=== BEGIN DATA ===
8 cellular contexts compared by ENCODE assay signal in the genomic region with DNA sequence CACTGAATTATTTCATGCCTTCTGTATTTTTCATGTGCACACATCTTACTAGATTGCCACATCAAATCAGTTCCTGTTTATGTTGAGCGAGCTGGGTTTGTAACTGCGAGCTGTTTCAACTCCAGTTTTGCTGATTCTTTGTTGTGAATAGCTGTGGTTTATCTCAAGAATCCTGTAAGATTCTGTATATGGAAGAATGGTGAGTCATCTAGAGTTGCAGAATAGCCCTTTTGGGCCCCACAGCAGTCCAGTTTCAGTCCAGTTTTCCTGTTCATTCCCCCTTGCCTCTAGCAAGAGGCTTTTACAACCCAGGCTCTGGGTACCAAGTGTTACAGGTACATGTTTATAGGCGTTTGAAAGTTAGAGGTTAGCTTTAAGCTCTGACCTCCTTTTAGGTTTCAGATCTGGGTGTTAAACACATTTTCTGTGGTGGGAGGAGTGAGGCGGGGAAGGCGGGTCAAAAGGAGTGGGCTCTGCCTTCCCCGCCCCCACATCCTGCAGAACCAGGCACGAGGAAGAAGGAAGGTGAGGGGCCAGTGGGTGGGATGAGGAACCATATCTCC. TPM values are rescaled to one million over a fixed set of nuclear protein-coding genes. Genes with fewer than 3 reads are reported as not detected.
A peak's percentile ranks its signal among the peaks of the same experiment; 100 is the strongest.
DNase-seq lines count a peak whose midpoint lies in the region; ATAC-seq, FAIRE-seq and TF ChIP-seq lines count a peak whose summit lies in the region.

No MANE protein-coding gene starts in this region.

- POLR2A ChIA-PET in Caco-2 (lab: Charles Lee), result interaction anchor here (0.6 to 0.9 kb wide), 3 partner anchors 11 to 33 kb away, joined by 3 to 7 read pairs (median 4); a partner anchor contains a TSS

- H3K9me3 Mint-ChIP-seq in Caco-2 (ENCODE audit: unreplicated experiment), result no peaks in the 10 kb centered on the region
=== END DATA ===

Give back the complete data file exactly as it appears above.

8 cellular contexts compared by ENCODE assay signal in the genomic region with DNA sequence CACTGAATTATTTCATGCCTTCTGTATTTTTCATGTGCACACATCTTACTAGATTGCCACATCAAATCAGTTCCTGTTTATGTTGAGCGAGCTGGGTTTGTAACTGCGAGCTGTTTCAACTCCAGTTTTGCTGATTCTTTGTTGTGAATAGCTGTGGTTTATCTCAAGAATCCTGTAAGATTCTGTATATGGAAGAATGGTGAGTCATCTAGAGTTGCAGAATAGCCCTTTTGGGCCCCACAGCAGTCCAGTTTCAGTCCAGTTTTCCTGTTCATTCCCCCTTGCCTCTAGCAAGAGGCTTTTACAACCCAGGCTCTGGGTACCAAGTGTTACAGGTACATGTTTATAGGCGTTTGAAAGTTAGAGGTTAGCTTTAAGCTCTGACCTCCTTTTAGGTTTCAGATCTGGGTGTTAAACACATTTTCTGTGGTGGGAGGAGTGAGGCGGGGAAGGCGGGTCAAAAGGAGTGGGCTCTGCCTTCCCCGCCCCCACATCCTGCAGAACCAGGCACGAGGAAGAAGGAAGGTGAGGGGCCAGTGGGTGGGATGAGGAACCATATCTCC. TPM values are rescaled to one million over a fixed set of nuclear protein-coding genes. Genes with fewer than 3 reads are reported as not detected.
A peak's percentile ranks its signal among the peaks of the same experiment; 100 is the strongest.
DNase-seq lines count a peak whose midpoint lies in the region; ATAC-seq, FAIRE-seq and TF ChIP-seq lines count a peak whose summit lies in the region.

No MANE protein-coding gene starts in this region.

- POLR2A ChIA-PET in Caco-2 (lab: Charles Lee), result interaction anchor here (0.6 to 0.9 kb wide), 3 partner anchors 11 to 33 kb away, joined by 3 to 7 read pairs (median 4); a partner anchor contains a TSS

- H3K9me3 Mint-ChIP-seq in Caco-2 (ENCODE audit: unreplicated experiment), result no peaks in the 10 kb centered on the region